"Hunger Mountain Clay" by John Smyth
The first time I met John Smyth, he was standing in a corner
at Skunk Hollow Tavern right before his set came up at the Wednesday night Open
Mic. With his guitar hanging low, he started strumming with such intensity that
the room became completely silent. Instantly, John Smyth became a legend at Skunk.
We understood the sorrow in his songs and laughed with him as we echoed back
his “Un-Hun” to “Talkin’ Raccoon Stink-eye Blues”. You can imagine the Skunk’s explosive
excitement at the arrival of John’s first album (CD) Hunger Mountain Clay.
Each cut is a musical story: some jazzy, some blues, some with a Spanish feel, and others with the weave of a love story like only John can tell. There’s heartbreak, self-reflection, passion, joy, and humor woven throughout. The opening cut “My Baby Drives Too Fast” (but I don’t care…) is quite singable with its tongue –in-cheek humor. Clear descriptions with the upbeat tempo set vivid pictures within the mind.
“Something Nice” tells the story of many relationships that begin happily but end in a place of self-centeredness. “Bordertown” is one of the most significant cuts on the album. The quality of story telling is reminiscent of Dylan or Neil Young. Genius quality as determined by the greats at Skunk.
“Hunger Mountain Clay”,the title cut, is a beautiful tribute to gentle kindness offered during difficult days. It’s filled with the type of love that goes beyond male-female relationships. I wanted to love this song the most on the album, but then came “Dirt”and my heart sank and my eyes filled with tears. John captured the depths of the human condition and the words and music shrouded me in the significance of what he was expressing.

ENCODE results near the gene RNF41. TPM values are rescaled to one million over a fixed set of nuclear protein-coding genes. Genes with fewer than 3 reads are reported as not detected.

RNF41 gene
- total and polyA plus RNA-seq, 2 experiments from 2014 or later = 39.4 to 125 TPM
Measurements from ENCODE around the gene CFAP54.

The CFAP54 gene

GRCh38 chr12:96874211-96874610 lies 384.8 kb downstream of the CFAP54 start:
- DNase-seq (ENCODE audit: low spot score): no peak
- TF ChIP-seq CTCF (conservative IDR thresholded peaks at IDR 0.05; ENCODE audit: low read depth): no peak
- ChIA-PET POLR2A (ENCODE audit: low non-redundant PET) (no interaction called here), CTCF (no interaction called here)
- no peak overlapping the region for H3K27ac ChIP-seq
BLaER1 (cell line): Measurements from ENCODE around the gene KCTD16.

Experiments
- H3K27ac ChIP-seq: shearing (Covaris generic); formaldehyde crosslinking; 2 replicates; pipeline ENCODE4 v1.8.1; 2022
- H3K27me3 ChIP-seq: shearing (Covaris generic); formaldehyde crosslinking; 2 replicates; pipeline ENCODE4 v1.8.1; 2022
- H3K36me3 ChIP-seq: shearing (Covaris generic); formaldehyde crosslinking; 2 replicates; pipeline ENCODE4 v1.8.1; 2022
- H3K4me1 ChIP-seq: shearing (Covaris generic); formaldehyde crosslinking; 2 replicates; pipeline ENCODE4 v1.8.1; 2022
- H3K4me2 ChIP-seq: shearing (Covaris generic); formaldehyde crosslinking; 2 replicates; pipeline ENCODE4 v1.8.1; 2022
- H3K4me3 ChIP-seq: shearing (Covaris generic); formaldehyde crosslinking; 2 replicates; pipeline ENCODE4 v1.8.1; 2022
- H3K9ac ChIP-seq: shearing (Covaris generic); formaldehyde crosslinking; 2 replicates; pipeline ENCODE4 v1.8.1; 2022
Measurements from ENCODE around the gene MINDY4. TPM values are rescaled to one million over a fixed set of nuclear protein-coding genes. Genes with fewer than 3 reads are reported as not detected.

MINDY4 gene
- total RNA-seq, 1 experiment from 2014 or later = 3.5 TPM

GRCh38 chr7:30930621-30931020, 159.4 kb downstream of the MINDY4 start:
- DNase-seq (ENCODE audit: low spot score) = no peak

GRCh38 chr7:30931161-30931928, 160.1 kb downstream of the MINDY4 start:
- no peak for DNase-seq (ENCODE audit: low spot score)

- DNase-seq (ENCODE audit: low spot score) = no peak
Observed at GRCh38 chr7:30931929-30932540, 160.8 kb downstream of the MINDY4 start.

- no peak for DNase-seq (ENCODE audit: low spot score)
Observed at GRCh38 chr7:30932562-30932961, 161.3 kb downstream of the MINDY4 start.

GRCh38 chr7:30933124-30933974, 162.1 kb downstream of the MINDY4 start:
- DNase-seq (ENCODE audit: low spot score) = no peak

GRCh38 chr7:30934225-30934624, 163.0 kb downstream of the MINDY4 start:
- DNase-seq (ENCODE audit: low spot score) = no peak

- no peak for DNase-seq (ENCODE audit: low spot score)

“Nothing but Pearls” is filled with poetic beauty and artistic imagery. John touches upon a different style of presentation with this number. Its gentle flowing romantic love blossoms in the purity of passion.
I don’t know what it’s like to hear the album without knowing the man, so I must suggest you not only purchase the album Hunger Mountain Clay but that you also go and hear John Smyth live.
You can find him on Facebook to purchase the album or email him at firstname.lastname@example.org
If you contact me, I’ll also be happy to find a way to get the album to you and will keep you posted with updates of where he’ll be playing.
Hunger Mountain Clay